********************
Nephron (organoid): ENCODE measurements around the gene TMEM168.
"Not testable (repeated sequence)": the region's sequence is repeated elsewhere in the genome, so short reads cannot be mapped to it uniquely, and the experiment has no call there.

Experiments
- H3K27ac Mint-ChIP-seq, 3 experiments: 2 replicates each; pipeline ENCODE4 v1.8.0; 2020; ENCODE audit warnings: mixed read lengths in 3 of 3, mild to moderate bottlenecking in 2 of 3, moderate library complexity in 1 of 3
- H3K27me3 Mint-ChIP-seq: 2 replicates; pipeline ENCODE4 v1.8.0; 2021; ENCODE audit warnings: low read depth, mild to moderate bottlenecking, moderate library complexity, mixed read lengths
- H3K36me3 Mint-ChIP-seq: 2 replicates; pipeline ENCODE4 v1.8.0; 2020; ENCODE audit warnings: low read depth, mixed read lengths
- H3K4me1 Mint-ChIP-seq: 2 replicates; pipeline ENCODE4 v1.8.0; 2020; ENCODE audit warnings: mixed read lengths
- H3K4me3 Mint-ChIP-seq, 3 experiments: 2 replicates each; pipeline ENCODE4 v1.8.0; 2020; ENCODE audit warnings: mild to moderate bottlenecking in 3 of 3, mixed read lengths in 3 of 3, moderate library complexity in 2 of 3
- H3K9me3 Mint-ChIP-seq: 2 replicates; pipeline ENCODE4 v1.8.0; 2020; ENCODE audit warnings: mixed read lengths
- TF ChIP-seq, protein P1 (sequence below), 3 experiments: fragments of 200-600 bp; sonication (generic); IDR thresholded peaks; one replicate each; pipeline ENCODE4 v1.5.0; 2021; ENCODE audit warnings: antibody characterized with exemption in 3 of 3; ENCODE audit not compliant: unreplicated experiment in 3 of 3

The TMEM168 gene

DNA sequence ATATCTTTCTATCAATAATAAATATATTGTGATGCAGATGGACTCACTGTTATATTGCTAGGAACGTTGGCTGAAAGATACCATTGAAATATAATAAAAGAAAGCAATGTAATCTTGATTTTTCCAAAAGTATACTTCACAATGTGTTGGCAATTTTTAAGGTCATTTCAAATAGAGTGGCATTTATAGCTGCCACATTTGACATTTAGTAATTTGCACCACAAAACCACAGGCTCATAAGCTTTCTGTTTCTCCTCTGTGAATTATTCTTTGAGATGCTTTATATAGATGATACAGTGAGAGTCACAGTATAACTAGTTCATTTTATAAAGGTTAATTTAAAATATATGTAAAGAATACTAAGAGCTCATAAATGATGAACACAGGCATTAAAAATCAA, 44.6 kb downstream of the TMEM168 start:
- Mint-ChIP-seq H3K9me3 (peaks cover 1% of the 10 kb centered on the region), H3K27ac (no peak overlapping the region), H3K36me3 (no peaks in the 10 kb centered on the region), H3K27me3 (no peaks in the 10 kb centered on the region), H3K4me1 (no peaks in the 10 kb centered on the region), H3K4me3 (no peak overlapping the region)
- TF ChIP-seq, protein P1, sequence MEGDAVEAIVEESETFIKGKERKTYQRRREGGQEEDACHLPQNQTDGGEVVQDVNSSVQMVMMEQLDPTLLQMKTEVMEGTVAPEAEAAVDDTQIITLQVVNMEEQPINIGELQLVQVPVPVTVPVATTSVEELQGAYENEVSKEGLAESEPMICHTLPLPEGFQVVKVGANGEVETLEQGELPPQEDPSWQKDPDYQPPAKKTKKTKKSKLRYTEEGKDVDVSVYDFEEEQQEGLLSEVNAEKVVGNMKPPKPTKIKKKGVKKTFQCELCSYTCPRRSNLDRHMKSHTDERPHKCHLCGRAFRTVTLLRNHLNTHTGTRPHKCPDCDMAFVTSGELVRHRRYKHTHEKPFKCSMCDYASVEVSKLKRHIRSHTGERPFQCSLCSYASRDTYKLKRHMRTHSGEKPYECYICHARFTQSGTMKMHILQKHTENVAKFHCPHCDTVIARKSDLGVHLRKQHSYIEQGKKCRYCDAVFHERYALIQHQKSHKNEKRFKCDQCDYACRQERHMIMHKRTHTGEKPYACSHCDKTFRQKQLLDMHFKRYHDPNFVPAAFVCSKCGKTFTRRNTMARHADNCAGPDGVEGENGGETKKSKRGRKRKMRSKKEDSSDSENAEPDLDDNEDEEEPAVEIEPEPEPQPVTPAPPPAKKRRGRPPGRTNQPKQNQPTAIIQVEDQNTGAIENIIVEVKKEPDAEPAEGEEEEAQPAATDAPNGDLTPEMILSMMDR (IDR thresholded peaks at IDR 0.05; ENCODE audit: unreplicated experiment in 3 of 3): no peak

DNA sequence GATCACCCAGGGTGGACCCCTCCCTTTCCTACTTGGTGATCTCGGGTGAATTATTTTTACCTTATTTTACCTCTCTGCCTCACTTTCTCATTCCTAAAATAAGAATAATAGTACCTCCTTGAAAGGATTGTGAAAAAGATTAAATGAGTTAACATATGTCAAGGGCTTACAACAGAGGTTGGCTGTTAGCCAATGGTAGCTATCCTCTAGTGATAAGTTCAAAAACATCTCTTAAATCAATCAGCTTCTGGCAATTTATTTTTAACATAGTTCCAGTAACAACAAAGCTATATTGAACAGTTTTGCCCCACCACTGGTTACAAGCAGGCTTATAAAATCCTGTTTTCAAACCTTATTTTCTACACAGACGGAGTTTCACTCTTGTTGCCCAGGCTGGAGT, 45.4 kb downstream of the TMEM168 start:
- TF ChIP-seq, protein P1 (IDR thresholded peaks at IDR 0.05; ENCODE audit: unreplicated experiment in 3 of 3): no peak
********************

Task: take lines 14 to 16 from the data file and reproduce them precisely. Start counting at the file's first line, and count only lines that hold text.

- TF ChIP-seq, protein P1, sequence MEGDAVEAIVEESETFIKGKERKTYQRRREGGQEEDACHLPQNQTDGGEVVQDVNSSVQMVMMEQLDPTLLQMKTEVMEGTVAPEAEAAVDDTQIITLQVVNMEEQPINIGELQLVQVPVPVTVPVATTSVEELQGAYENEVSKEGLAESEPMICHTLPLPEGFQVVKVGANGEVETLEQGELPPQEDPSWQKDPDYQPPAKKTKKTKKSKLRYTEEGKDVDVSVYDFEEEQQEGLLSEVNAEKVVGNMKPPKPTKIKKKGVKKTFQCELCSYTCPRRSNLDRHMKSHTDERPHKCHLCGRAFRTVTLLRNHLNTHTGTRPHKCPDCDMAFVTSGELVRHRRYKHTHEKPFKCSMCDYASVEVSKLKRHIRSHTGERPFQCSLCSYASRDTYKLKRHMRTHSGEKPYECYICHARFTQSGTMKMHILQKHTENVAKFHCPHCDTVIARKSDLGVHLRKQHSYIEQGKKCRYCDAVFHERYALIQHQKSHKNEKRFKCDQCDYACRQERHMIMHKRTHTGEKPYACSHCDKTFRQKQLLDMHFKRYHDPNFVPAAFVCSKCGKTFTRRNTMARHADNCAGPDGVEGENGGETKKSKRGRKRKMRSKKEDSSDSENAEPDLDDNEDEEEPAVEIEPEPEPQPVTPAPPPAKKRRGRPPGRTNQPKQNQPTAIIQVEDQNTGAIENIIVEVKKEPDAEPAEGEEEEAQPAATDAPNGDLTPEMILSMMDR (IDR thresholded peaks at IDR 0.05; ENCODE audit: unreplicated experiment in 3 of 3): no peak

DNA sequence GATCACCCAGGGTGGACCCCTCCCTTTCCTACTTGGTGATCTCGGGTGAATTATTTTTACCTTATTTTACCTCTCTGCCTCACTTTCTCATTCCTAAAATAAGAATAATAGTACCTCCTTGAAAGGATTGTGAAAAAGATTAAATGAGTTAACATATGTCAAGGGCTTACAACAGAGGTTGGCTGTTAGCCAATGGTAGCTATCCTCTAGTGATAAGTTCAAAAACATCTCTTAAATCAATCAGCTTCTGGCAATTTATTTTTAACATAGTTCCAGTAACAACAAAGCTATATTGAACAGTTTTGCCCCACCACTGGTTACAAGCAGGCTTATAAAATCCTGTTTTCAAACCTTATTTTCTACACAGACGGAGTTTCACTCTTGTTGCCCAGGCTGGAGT, 45.4 kb downstream of the TMEM168 start:
- TF ChIP-seq, protein P1 (IDR thresholded peaks at IDR 0.05; ENCODE audit: unreplicated experiment in 3 of 3): no peak